Concepts of testing for employment


Testing concepts include job analysis, reliability and validity.

1. Job Analysis: One of the important testing concepts is job analysis as it provides basic information about the type of the candidates needed by the organization. Job specification and job requirements provide information about the demands made by a job on the incumbent, whereas employee specification gives the information about the characteristics, qualities, behavior of the employees needed to perform a job successfully. Thus, employee specification is the basis to decide upon a particular test or tests and minimum acceptable score in order to test whether the candidates possessed the required amount and degree of behavior and qualities like intelligence, aptitude to perform the job successfully.

2. Reliability: After identifying the test(s), the administrator of test should ensure the reliability of test / instrument. Reliability of a test refers to the level of consistency of score or results obtained throughout a series of measurements. If a person obtains same or similar score in the tests conducted in first, second and third time, under the same conditions, it is said the test is reliable. The reliability of any selection technique / test refers to its freedom from systematic errors of measurements or its consistency under different conditions. A test is unreliable if the score differs considerably in first, second and third measurements. The causes of low reliability are: conducting the rest under non-standardized conditions, administering the test by different persons and under different psychological states of candidate, existence of factor of luck and ill-luck etc.
Generally, as suggested by Beach, the reliability coefficient should be between + 0.85 and + 1.00. In general, higher reliability can be obtained from written tests.

3. Validity: Any selection device should aim at finding out whether a candidate possessed the skills or talents required by a particular job or not. Each selection test aims at finding out whether a candidate possessed that particular skill / talent or not. For example, intelligence test aims at testing whether a particular candidate possessed the nature and level of intelligence essential to perform a job. If intelligence test is effective in measuring the level of intelligence, then it can be said that the test is a valid one. “The validity of a test is the degree to which it measures what it is intended to measure. A valid test predicts accurately the level of success or failure of a candidate on the job.

After the tests’ reliability and validity are tested, the personnel manager has to develop testing programs. The following steps can be followed in installing testing programs:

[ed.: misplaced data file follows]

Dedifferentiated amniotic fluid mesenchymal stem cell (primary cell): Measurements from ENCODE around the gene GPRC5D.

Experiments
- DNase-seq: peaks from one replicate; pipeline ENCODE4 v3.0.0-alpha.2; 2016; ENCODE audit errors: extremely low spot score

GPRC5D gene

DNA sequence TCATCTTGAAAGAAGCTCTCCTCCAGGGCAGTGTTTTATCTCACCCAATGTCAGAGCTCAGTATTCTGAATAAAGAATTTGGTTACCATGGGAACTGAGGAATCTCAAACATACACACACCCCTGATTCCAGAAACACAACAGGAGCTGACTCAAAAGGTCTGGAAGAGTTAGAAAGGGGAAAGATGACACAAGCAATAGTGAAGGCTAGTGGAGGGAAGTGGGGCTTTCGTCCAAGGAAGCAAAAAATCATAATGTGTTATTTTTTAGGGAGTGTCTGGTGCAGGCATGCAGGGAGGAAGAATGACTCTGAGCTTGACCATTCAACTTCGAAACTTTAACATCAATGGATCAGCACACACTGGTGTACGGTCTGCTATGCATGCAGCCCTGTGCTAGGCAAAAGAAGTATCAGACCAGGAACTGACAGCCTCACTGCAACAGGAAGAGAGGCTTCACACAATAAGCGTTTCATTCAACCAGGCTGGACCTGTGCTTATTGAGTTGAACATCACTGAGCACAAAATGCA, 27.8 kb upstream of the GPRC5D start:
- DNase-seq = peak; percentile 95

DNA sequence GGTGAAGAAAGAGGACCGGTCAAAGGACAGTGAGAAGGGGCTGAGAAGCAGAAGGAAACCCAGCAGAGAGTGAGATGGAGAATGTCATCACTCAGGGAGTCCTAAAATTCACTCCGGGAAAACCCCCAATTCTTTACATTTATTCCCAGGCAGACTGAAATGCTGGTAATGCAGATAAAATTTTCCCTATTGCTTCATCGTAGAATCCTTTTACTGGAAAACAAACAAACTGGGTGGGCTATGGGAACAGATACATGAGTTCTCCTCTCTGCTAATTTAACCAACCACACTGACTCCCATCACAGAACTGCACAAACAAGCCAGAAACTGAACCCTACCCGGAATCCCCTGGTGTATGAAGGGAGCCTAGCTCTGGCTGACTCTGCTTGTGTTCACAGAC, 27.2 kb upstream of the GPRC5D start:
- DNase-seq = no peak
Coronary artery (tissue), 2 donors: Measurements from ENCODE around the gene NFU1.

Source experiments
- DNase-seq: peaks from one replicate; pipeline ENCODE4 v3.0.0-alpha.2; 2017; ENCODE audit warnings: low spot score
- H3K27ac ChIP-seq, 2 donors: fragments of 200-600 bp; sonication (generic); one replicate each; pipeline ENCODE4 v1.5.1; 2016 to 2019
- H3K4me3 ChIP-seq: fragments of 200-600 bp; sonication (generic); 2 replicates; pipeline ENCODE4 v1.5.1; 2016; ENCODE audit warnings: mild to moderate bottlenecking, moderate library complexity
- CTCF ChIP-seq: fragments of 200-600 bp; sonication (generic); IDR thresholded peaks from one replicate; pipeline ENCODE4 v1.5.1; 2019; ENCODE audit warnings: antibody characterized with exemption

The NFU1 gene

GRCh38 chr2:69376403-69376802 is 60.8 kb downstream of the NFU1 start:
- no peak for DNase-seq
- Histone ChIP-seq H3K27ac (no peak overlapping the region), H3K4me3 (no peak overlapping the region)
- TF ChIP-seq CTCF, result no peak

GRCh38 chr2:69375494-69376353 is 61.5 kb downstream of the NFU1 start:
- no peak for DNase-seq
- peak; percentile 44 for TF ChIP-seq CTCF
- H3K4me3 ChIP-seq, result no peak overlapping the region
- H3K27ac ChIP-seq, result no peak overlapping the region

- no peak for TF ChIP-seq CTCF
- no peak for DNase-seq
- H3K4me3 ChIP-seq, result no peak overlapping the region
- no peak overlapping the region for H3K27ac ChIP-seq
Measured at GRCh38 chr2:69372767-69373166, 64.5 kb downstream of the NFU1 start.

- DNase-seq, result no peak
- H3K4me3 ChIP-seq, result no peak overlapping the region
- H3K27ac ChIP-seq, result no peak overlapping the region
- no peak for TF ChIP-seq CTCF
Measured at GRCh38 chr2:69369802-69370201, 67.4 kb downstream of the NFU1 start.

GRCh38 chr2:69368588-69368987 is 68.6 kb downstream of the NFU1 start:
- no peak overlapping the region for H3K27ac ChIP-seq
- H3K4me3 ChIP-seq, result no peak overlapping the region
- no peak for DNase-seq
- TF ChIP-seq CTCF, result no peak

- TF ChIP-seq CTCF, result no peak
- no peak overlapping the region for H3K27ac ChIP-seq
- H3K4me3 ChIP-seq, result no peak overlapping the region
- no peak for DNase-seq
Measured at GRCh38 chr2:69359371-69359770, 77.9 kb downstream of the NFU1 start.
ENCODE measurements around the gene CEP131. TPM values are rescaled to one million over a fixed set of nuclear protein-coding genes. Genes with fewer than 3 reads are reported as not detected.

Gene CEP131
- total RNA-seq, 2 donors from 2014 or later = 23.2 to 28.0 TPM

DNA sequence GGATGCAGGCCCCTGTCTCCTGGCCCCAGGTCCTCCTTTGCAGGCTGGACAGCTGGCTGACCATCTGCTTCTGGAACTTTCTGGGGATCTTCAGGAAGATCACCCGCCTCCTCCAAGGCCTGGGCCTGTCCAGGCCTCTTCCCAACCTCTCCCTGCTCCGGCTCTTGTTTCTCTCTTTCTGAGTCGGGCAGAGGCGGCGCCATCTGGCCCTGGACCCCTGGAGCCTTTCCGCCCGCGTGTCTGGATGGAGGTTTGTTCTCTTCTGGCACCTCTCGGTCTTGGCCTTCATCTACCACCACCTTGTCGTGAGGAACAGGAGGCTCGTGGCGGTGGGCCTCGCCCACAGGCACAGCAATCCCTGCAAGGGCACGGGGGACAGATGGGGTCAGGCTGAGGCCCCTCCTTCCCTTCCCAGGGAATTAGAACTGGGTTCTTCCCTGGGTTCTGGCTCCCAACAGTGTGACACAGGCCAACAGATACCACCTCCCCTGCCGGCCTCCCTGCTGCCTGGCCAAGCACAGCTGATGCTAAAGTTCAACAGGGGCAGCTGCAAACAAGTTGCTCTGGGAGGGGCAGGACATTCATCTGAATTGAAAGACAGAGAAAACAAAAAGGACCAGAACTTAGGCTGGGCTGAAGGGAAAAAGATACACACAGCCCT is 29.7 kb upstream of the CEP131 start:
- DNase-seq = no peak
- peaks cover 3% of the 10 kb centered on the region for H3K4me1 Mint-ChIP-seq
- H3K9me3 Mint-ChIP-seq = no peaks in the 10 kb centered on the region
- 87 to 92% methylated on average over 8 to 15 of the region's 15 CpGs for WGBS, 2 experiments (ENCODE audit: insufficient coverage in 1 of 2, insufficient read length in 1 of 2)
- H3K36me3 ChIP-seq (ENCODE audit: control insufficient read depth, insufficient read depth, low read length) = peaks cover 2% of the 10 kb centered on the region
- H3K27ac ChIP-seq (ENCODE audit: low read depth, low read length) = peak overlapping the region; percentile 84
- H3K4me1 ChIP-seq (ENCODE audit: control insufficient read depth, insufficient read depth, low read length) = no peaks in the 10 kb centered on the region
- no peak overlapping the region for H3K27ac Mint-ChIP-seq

1. Formulation of the objectives of testing programs.

2. Analysis of jobs to identify those characteristics that appears necessary for job success.

3. Making of a tentative choice of tests for a try-out.

4. Administering of those tests to an experimental group of people.

5. Establishing of criteria for job success.

6. Analysis of results and making of decisions regarding test application.

Testing Terminology

Setting Passing Scores:

· A minimum score is that which generally shall at least twice as large as a chance score.

· A chance score is one which can be obtained even if a person knows nothing about test ‘s subject –matter.

· A norm is the percentage of people who get less than or equal to certain scores.

· Alternatives form means two or more versions of the same test which are identical in length, difficulty and type of coverage of questions but whose specific questions are different.

· A multiple choice test s one in which two or more possible choices are limited

· A true or false test contains a list of statements and the candidate given the test indicates which are true and which are false.

· A completion test contains sentences of one or more words or facts omitted, the task of the candidate giving the test is to insert the missing word or fact.

· An equivalency test is one of knowledge which indicates whether an applicant without the prescribed education or experience has the knowledge implied by an educational or work standard.

· An omnibus test is one which, although it contains diverse items, provides only a single score.

· A test battery means that the applicant is required to take two or more tests, each, individually-timed, scored and weighted.

· A work limit test is one in which the applicant is permitted to finish the given work and the amount of time he takes is recorded.

· A time-limit test is one in which the applicant is permitted to take fixed time and the amount of work he finishes is recorded.

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